Archive for the 'Current Events' Category

Taxes and Entitlements

Thursday, April 16th, 2009

I’ve recently read a couple of stories on the web that had a common element to them. This one from John Feehery CNN is one I’d like to comment on. Not knowing just how long CNN will keep this link live, I’ll summarize his points here. The title of the piece is “Commentary: What’s driving the U.S. over a cliff?”. In it he addresses 4 questions which he claims are relevant. With one underlying theme being that most people want the government to spend less on everyone and everything other than the benefits they personally rely on. (well Duh! Welcome to America – home of Created Equal, as long as I’m first.)

First, why do we let people retire too early and then expect them to live so long without working? He points out that long ago, before real antibiotics, most people simply died before they retired. They died on average around the age of 52 and those that made it to 72 typically retired. Nowadays, people retire 10 years earlier and live significantly longer. So, how is it that people have come to expect that they should retire so early only to be carried by the government entitlement programs?

This is a very sensitive subject. Quite frankly I think 30 years of service is enough. I’m not talking about the 40 quarters spread over 30 years that qualifies folks for Social Security either – 30 years of work. If you put in 30 years I believe you are tired of working and entitled to retirement. The real rub comes in when you talk about inflation, especially in the cost of medicine, and the fact that folks will continue to live longer and longer. Right now we (the US) live 3 months longer for every year that goes by. Soon, we will be seeing life extension that exceeds 1 year per year. When that happens, a whole lot of people are not going to die except by accident. Tinkering with the Social Security taxes, ages, and benefits will not be able to handle that problem. There needs to be a different solution altogether.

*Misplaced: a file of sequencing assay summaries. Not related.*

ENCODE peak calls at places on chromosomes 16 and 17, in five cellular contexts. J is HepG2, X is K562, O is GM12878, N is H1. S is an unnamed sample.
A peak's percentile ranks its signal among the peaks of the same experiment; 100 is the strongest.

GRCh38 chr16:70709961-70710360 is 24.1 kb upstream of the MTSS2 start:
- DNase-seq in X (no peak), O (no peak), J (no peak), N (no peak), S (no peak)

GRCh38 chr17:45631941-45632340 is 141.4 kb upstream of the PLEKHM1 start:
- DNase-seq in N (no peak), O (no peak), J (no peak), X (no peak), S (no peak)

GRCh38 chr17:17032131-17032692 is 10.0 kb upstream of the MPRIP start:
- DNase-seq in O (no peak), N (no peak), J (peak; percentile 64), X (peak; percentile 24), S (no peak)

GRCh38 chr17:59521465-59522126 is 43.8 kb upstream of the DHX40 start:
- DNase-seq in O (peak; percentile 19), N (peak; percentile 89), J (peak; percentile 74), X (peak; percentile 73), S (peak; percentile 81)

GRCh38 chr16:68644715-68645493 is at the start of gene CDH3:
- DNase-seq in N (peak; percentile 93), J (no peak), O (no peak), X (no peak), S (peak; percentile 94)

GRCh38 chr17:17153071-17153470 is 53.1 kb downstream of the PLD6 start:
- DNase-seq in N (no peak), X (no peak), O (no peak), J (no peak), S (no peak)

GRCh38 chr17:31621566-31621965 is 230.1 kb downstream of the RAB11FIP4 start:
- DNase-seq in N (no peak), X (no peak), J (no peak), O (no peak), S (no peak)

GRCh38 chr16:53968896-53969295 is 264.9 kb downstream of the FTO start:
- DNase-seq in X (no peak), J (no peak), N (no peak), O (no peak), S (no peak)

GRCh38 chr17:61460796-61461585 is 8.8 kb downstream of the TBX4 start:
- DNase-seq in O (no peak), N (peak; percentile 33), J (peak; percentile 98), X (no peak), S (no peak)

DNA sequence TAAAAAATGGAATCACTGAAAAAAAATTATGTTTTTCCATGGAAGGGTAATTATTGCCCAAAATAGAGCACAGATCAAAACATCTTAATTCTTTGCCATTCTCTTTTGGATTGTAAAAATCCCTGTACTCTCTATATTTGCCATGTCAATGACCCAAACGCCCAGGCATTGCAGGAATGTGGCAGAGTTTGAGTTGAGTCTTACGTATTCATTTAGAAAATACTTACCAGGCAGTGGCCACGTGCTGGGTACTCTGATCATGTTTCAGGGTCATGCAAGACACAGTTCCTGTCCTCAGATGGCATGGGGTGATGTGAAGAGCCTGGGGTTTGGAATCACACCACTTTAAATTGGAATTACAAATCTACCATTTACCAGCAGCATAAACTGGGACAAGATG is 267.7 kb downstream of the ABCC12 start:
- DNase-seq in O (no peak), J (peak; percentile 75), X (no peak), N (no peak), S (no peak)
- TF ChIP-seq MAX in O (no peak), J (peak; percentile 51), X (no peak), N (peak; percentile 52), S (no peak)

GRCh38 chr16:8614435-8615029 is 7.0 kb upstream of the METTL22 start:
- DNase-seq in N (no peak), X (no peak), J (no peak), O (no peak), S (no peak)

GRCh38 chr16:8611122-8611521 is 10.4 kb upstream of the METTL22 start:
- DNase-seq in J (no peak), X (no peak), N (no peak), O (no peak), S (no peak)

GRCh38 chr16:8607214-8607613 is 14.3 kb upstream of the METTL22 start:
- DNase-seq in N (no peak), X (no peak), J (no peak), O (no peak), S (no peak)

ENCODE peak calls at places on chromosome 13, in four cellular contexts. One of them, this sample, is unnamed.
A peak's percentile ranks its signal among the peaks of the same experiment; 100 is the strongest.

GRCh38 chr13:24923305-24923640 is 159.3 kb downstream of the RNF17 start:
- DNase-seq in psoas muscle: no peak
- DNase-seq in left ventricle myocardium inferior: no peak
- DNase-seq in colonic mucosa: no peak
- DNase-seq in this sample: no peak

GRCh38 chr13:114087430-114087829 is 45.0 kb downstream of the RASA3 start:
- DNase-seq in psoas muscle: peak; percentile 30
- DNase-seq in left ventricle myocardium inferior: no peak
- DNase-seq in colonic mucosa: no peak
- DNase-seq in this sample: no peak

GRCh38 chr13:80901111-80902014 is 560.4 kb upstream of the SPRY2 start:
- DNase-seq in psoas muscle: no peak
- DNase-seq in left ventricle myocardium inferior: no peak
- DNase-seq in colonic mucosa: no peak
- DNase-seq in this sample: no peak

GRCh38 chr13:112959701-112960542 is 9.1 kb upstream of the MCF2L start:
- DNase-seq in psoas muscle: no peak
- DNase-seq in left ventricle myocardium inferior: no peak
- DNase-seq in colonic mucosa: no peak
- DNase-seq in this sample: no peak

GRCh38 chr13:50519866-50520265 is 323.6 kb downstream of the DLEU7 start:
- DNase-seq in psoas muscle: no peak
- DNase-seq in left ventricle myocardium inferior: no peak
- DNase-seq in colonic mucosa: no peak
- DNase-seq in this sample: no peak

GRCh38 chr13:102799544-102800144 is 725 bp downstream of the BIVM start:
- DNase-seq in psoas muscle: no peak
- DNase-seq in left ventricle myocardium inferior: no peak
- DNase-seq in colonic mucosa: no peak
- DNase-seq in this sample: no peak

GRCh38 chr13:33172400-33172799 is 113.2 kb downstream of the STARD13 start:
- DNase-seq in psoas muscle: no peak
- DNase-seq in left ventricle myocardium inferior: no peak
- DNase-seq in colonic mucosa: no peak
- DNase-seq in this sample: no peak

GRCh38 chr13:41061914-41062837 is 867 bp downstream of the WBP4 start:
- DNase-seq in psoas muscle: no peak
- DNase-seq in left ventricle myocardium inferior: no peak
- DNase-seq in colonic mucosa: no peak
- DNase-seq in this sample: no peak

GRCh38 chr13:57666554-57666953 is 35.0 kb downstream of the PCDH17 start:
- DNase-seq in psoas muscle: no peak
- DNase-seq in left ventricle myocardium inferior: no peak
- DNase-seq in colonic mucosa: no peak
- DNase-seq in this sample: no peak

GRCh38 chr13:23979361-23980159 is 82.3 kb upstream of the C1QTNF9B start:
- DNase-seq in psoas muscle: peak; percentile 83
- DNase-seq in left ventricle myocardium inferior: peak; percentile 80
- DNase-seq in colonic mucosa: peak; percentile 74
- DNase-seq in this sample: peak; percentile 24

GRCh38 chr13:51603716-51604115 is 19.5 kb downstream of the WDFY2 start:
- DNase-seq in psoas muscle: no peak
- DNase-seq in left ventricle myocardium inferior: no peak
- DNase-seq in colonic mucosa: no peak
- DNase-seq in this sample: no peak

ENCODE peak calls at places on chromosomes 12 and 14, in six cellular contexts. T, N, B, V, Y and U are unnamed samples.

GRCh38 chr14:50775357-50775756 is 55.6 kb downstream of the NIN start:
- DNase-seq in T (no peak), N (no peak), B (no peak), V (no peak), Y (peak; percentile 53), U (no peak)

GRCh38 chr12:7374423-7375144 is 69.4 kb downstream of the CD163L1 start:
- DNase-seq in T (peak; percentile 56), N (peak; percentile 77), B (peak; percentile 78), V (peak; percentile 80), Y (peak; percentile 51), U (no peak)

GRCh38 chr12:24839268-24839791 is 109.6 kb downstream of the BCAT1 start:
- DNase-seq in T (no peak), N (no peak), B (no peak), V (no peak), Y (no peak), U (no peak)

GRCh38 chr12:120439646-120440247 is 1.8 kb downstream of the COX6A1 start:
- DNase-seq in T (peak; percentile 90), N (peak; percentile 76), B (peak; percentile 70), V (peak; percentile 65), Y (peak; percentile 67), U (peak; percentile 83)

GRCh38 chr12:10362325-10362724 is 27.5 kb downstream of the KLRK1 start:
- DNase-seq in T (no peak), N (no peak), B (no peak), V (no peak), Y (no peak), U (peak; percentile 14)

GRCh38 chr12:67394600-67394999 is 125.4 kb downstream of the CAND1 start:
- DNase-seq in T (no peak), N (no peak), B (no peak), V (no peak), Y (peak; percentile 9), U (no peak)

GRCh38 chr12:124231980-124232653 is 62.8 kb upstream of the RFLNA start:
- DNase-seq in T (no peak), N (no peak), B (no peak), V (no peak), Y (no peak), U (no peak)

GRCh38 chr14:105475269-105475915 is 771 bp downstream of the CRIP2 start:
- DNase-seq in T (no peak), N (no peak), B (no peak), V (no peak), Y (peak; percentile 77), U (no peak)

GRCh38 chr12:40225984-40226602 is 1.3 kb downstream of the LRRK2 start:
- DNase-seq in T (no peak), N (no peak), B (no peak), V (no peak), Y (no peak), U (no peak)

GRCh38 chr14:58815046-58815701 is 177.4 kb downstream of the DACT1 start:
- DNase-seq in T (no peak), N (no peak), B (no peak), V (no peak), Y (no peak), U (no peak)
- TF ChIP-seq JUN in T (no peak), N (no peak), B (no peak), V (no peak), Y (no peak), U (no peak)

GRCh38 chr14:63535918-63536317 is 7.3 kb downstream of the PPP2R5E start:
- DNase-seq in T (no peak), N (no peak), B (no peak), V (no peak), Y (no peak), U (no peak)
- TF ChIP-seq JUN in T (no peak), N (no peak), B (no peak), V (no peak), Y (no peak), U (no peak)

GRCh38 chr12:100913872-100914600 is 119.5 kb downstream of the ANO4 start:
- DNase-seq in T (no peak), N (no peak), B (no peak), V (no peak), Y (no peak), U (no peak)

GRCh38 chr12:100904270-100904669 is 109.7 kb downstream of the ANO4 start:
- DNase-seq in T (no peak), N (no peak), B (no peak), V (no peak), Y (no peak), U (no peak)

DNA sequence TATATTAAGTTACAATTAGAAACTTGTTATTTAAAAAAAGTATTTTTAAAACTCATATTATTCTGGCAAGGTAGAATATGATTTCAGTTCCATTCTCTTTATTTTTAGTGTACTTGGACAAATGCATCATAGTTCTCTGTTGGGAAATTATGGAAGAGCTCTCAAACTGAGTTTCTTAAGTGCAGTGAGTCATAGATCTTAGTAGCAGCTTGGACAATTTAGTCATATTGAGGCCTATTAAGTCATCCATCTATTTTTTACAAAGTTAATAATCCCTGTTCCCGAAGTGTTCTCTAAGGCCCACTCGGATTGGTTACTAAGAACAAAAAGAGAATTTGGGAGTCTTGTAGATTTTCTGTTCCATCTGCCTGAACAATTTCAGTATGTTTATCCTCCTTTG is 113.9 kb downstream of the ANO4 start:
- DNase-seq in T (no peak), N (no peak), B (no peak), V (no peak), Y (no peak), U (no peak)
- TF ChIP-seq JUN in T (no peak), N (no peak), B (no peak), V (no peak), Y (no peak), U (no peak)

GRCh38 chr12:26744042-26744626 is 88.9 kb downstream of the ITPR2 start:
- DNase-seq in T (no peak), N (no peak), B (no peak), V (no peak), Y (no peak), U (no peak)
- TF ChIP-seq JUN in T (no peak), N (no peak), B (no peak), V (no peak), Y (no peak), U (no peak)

Second, why do most Americans spend so much of their health care expenditures in the last three months of their life? His statistics show that 27% percent of medicare costs are incurred by people in the last 3 months of life. Rightly, he equates this to services that do not work. Medical treatment that does not change the outcome.

What he did not say is that in the old days people simply died rather than do everything within their (or the government’s program’s) means to get a little more time. At what level of quality? Is this linked to the decline in morals – which are certainly linked to the decreased importance of religion and the associated increase in the fear of death? We certainly need to have an open discussion/debate of how much effort/expense is appropriate, but once again it is not really the effort, just the expense.

Third, why do so many people pay nothing in federal income taxes? The numbers are pretty shocking. A third of the people in the US pay no federal taxes – at all. The new tax changes working their way through congress could potentially raise that to nearly 50%! This indicates one of two things: either we have a lot of very poor people or some folks aren’t pulling any weight (I won’t get into a discussion of what “their fair share” might mean – you’ll find some of that over at Hooda Thunkit although I’m not quite clear where he stands on the issue).